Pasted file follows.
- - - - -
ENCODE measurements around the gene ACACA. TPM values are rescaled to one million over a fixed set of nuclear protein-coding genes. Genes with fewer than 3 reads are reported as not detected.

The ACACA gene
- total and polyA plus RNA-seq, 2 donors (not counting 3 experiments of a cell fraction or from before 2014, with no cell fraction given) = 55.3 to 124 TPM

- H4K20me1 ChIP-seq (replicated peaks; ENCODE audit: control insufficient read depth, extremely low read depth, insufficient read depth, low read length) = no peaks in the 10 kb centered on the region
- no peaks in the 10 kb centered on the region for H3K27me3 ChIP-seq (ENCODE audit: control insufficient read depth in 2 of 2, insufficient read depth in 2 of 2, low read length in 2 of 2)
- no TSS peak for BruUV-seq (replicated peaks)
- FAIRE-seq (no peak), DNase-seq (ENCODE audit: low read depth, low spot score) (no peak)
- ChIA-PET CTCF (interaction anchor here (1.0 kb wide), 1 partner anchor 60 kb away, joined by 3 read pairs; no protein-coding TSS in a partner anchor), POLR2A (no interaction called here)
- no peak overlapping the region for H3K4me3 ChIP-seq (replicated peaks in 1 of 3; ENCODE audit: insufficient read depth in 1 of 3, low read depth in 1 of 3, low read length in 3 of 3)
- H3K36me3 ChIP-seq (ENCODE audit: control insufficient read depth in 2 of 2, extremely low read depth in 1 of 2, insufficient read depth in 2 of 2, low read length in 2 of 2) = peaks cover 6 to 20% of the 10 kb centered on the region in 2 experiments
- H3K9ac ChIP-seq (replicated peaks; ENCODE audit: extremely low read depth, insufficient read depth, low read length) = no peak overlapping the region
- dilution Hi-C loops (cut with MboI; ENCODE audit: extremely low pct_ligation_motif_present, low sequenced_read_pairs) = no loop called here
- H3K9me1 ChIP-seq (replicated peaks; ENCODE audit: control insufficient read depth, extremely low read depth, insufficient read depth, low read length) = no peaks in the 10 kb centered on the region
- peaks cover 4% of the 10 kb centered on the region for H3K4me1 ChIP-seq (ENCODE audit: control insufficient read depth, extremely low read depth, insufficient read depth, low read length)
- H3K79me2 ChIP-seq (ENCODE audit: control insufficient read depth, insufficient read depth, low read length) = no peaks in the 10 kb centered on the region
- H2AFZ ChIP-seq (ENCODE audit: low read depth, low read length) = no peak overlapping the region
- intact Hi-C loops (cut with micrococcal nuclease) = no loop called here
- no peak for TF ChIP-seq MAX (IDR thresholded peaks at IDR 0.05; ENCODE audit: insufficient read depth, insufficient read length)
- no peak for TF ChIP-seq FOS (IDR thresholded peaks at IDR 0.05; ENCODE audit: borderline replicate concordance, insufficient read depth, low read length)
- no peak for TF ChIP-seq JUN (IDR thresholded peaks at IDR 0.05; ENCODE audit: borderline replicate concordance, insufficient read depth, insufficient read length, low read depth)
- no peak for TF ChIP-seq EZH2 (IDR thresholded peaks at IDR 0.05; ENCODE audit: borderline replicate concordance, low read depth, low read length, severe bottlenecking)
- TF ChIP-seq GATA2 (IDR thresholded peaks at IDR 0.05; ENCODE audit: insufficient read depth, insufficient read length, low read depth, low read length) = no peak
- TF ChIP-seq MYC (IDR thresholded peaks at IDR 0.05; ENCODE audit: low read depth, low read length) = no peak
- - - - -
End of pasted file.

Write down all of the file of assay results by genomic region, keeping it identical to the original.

ENCODE measurements around the gene ACACA. TPM values are rescaled to one million over a fixed set of nuclear protein-coding genes. Genes with fewer than 3 reads are reported as not detected.

The ACACA gene
- total and polyA plus RNA-seq, 2 donors (not counting 3 experiments of a cell fraction or from before 2014, with no cell fraction given) = 55.3 to 124 TPM

- H4K20me1 ChIP-seq (replicated peaks; ENCODE audit: control insufficient read depth, extremely low read depth, insufficient read depth, low read length) = no peaks in the 10 kb centered on the region
- no peaks in the 10 kb centered on the region for H3K27me3 ChIP-seq (ENCODE audit: control insufficient read depth in 2 of 2, insufficient read depth in 2 of 2, low read length in 2 of 2)
- no TSS peak for BruUV-seq (replicated peaks)
- FAIRE-seq (no peak), DNase-seq (ENCODE audit: low read depth, low spot score) (no peak)
- ChIA-PET CTCF (interaction anchor here (1.0 kb wide), 1 partner anchor 60 kb away, joined by 3 read pairs; no protein-coding TSS in a partner anchor), POLR2A (no interaction called here)
- no peak overlapping the region for H3K4me3 ChIP-seq (replicated peaks in 1 of 3; ENCODE audit: insufficient read depth in 1 of 3, low read depth in 1 of 3, low read length in 3 of 3)
- H3K36me3 ChIP-seq (ENCODE audit: control insufficient read depth in 2 of 2, extremely low read depth in 1 of 2, insufficient read depth in 2 of 2, low read length in 2 of 2) = peaks cover 6 to 20% of the 10 kb centered on the region in 2 experiments
- H3K9ac ChIP-seq (replicated peaks; ENCODE audit: extremely low read depth, insufficient read depth, low read length) = no peak overlapping the region
- dilution Hi-C loops (cut with MboI; ENCODE audit: extremely low pct_ligation_motif_present, low sequenced_read_pairs) = no loop called here
- H3K9me1 ChIP-seq (replicated peaks; ENCODE audit: control insufficient read depth, extremely low read depth, insufficient read depth, low read length) = no peaks in the 10 kb centered on the region
- peaks cover 4% of the 10 kb centered on the region for H3K4me1 ChIP-seq (ENCODE audit: control insufficient read depth, extremely low read depth, insufficient read depth, low read length)
- H3K79me2 ChIP-seq (ENCODE audit: control insufficient read depth, insufficient read depth, low read length) = no peaks in the 10 kb centered on the region
- H2AFZ ChIP-seq (ENCODE audit: low read depth, low read length) = no peak overlapping the region
- intact Hi-C loops (cut with micrococcal nuclease) = no loop called here
- no peak for TF ChIP-seq MAX (IDR thresholded peaks at IDR 0.05; ENCODE audit: insufficient read depth, insufficient read length)
- no peak for TF ChIP-seq FOS (IDR thresholded peaks at IDR 0.05; ENCODE audit: borderline replicate concordance, insufficient read depth, low read length)
- no peak for TF ChIP-seq JUN (IDR thresholded peaks at IDR 0.05; ENCODE audit: borderline replicate concordance, insufficient read depth, insufficient read length, low read depth)
- no peak for TF ChIP-seq EZH2 (IDR thresholded peaks at IDR 0.05; ENCODE audit: borderline replicate concordance, low read depth, low read length, severe bottlenecking)
- TF ChIP-seq GATA2 (IDR thresholded peaks at IDR 0.05; ENCODE audit: insufficient read depth, insufficient read length, low read depth, low read length) = no peak
- TF ChIP-seq MYC (IDR thresholded peaks at IDR 0.05; ENCODE audit: low read depth, low read length) = no peak